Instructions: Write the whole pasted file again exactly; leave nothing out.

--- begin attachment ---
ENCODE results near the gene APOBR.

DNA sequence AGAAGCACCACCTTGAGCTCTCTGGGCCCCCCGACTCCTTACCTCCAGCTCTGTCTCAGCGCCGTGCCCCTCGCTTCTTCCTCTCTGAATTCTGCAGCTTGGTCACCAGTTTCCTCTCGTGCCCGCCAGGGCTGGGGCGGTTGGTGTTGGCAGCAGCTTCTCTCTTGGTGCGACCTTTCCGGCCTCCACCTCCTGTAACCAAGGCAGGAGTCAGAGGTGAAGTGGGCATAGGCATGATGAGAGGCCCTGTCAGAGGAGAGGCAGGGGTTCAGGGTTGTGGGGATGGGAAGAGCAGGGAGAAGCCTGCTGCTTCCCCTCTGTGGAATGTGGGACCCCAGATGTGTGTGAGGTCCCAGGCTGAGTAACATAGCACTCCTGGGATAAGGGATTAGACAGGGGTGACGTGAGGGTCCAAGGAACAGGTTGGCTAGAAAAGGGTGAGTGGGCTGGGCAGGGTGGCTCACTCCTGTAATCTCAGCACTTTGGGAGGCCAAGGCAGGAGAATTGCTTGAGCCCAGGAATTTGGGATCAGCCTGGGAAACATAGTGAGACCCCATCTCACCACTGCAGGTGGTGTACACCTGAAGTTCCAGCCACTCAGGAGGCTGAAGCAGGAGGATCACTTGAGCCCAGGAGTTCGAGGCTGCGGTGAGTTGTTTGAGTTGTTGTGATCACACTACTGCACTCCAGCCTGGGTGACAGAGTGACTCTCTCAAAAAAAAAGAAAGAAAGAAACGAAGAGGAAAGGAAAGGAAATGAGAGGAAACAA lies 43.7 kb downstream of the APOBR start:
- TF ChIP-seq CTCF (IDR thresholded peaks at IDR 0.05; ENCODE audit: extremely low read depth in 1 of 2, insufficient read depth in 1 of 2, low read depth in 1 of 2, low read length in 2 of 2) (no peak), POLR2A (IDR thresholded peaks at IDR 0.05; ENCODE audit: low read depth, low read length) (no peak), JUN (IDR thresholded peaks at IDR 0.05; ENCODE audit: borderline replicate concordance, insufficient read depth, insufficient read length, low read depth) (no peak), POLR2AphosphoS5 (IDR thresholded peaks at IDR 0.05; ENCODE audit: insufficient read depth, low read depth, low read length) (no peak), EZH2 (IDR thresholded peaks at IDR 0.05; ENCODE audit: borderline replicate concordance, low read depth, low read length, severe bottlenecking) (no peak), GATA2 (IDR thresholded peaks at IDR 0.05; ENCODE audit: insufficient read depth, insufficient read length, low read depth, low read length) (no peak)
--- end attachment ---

ENCODE results near the gene APOBR.

DNA sequence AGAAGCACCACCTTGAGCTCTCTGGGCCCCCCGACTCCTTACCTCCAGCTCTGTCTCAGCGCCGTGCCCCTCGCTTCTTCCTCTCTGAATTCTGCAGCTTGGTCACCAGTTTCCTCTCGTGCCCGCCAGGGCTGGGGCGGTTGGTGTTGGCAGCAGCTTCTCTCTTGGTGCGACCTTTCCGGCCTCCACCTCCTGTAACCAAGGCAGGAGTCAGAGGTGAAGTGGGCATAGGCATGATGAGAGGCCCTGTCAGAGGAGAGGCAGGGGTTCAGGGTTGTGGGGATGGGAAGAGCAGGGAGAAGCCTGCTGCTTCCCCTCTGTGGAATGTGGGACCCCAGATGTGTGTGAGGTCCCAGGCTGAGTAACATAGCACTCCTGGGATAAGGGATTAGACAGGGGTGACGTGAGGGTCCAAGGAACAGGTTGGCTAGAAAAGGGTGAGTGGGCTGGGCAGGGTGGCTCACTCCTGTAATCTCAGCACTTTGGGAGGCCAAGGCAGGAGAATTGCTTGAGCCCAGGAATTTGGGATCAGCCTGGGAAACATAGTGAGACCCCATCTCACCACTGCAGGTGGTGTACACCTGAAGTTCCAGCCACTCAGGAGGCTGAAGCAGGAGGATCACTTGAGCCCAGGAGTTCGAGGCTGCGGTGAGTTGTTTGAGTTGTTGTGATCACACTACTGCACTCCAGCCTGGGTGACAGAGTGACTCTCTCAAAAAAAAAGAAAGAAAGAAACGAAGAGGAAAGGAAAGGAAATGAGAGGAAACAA lies 43.7 kb downstream of the APOBR start:
- TF ChIP-seq CTCF (IDR thresholded peaks at IDR 0.05; ENCODE audit: extremely low read depth in 1 of 2, insufficient read depth in 1 of 2, low read depth in 1 of 2, low read length in 2 of 2) (no peak), POLR2A (IDR thresholded peaks at IDR 0.05; ENCODE audit: low read depth, low read length) (no peak), JUN (IDR thresholded peaks at IDR 0.05; ENCODE audit: borderline replicate concordance, insufficient read depth, insufficient read length, low read depth) (no peak), POLR2AphosphoS5 (IDR thresholded peaks at IDR 0.05; ENCODE audit: insufficient read depth, low read depth, low read length) (no peak), EZH2 (IDR thresholded peaks at IDR 0.05; ENCODE audit: borderline replicate concordance, low read depth, low read length, severe bottlenecking) (no peak), GATA2 (IDR thresholded peaks at IDR 0.05; ENCODE audit: insufficient read depth, insufficient read length, low read depth, low read length) (no peak)